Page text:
There are many canons of claim construction.
- Claims should be construed as of the time of the invention.
- Limitations should be given their “ordinary meaning” as understood by a skilled artisan.
- Claim construction begins with dictionary, encyclopedia, and treatise definitions.
- Dictionaries, treatises, and encyclopedias are critical to claim construction.
- Claim differentiation applies to presume a difference in meaning and scope when different words or phrases are used in separate claims.
- Preamble terms are not claim limitations.
- Limitations in the specification may not be read into the claims.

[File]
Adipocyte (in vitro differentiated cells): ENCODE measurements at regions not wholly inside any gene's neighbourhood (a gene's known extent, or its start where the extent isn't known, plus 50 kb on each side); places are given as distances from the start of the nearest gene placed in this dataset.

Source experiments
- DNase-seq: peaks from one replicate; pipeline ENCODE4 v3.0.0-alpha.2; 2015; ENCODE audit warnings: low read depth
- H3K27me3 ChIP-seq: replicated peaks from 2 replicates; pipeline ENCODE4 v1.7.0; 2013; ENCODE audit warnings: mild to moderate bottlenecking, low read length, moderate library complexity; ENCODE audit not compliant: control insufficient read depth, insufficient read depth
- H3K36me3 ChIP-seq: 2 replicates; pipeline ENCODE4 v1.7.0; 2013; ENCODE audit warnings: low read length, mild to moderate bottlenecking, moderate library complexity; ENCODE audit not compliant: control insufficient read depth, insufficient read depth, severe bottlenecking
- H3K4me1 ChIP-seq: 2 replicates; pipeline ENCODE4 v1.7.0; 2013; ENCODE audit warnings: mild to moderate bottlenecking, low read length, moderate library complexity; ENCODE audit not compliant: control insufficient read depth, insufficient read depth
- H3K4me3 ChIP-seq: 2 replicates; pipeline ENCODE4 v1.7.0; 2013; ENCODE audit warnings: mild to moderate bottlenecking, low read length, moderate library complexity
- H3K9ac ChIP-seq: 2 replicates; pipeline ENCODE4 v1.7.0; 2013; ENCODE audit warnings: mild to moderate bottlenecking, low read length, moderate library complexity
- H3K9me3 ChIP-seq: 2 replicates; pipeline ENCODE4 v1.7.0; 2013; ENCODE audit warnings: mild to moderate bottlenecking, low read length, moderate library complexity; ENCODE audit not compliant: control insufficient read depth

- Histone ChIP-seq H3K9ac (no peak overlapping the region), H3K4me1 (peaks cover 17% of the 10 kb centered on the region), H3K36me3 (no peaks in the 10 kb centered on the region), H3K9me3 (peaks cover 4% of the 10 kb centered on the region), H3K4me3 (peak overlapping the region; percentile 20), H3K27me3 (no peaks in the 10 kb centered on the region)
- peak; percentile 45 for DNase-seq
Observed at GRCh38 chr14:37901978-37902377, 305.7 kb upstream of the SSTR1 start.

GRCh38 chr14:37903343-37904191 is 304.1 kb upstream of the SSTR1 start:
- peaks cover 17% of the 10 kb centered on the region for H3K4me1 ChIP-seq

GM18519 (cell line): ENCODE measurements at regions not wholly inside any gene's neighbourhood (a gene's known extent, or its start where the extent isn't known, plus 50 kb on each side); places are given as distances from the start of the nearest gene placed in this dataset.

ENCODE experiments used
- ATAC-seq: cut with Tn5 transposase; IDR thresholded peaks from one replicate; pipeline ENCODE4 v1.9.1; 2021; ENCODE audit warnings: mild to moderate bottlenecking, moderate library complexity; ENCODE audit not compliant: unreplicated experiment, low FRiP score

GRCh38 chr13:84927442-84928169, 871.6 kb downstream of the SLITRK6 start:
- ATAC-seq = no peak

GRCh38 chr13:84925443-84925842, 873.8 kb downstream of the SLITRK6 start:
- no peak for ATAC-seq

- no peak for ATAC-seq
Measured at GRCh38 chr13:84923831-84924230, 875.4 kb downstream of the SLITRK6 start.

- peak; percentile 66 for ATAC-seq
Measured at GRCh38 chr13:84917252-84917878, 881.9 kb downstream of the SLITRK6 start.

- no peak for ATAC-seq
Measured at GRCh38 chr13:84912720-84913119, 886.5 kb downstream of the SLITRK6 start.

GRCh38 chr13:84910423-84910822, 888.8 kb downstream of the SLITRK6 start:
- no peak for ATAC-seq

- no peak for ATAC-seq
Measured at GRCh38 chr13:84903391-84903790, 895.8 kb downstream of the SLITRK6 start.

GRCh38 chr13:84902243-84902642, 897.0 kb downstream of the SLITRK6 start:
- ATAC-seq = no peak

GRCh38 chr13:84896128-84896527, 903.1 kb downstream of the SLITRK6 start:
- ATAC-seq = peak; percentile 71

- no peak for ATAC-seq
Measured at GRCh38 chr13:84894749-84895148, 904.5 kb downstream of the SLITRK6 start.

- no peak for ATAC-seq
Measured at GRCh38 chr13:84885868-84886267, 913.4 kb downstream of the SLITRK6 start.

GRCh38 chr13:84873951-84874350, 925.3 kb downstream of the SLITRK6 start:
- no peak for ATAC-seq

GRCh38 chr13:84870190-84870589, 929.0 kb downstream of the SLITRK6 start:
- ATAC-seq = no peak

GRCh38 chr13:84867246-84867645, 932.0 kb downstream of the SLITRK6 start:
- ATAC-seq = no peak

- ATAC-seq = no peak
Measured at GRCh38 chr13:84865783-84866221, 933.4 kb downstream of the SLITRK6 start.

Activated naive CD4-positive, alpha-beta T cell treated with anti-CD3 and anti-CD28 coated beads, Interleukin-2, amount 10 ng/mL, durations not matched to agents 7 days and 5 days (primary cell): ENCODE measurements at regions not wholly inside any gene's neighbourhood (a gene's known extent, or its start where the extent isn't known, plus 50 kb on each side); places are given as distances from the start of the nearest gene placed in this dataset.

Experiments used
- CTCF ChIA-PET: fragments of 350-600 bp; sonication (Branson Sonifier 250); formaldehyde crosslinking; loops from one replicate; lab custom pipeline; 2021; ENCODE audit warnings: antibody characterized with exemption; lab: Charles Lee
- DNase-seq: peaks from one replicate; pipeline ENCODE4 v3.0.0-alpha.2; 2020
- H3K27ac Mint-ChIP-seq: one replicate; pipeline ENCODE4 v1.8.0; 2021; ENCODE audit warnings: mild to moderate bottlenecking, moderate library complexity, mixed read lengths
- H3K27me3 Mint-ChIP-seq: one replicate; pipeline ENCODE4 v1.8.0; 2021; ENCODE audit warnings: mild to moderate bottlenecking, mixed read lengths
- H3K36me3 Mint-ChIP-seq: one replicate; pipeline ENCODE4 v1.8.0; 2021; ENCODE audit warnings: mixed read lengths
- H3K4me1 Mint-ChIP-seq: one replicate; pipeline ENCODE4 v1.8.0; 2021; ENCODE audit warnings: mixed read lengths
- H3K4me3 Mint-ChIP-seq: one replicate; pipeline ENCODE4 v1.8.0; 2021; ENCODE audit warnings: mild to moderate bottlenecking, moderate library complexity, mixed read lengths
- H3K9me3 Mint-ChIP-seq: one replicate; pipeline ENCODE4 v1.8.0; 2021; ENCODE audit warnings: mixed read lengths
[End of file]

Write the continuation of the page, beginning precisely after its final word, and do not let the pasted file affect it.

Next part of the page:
- Express limitations in the specification should be read into the claims.
- Claims should be construed to cover preferred embodiments.
- Claims should be construed to uphold their validity.
The immediate question is whether the en banc decision in Phillips v. AWH will (i) present a cleanly revised list or (ii) simply add another rule to the list. (Listing adapted from a presentation by Kevin Casey).